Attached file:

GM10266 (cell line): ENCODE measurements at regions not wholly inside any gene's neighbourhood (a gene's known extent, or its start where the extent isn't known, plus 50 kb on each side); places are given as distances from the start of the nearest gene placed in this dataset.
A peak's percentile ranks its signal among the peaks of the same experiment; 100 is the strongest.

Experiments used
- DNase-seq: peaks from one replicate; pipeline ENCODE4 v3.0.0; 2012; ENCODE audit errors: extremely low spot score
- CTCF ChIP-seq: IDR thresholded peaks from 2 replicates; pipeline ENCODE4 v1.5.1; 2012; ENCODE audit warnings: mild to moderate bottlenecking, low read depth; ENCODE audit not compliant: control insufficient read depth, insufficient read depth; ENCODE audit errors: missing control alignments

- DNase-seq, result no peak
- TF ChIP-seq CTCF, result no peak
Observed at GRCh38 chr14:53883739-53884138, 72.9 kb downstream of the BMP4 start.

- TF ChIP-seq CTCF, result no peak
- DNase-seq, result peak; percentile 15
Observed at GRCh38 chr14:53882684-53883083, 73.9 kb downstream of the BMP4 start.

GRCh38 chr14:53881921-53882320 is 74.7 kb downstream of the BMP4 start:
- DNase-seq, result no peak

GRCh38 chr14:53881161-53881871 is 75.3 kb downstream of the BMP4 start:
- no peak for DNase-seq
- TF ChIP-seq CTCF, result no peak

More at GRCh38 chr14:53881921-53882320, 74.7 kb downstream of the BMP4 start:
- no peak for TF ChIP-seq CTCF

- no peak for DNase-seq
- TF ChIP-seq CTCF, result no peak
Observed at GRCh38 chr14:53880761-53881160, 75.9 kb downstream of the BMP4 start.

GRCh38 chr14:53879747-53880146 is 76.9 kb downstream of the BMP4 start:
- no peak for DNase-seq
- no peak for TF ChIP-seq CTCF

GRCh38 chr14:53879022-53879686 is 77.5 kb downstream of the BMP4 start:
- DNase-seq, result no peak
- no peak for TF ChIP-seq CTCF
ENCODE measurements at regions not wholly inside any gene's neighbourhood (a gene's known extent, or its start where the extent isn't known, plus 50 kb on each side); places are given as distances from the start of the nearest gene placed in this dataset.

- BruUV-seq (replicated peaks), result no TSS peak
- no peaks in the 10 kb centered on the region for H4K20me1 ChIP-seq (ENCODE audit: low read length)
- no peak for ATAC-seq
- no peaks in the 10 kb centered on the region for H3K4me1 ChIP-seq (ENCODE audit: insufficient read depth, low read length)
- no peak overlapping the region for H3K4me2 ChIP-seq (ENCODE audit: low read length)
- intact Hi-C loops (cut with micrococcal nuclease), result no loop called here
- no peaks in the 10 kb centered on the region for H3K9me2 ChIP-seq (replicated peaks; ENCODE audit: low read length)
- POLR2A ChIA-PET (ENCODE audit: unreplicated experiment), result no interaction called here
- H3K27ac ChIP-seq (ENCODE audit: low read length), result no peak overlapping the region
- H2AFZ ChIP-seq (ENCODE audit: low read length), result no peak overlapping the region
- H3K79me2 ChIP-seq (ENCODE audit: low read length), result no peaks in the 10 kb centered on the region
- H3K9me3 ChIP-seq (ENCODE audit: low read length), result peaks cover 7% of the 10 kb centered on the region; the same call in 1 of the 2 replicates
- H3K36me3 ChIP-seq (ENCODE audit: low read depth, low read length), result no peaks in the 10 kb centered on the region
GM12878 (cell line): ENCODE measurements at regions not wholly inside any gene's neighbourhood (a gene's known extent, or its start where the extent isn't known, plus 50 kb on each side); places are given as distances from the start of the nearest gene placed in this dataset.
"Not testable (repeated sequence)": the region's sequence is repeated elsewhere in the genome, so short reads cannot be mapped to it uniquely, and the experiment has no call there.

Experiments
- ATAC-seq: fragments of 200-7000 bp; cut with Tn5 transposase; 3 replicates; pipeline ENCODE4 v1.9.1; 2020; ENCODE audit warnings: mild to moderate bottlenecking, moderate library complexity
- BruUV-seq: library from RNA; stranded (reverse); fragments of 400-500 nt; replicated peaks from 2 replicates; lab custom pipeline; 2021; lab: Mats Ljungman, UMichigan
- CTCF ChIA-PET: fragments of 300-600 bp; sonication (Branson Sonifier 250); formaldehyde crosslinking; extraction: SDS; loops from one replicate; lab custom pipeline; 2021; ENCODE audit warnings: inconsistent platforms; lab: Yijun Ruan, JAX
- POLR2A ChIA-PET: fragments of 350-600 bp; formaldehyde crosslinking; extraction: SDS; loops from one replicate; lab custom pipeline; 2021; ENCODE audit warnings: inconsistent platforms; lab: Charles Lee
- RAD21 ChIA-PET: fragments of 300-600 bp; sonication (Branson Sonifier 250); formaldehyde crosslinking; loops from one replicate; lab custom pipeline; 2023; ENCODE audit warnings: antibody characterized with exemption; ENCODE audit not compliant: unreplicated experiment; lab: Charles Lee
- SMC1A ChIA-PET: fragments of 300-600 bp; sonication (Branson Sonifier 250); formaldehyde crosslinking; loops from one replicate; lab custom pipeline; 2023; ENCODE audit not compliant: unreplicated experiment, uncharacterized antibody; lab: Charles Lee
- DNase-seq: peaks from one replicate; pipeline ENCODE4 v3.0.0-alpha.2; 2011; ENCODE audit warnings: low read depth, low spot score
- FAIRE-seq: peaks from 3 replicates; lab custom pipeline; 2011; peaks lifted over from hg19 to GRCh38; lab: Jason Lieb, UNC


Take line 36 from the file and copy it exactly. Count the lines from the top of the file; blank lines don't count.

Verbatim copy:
- POLR2A ChIA-PET (ENCODE audit: unreplicated experiment), result no interaction called here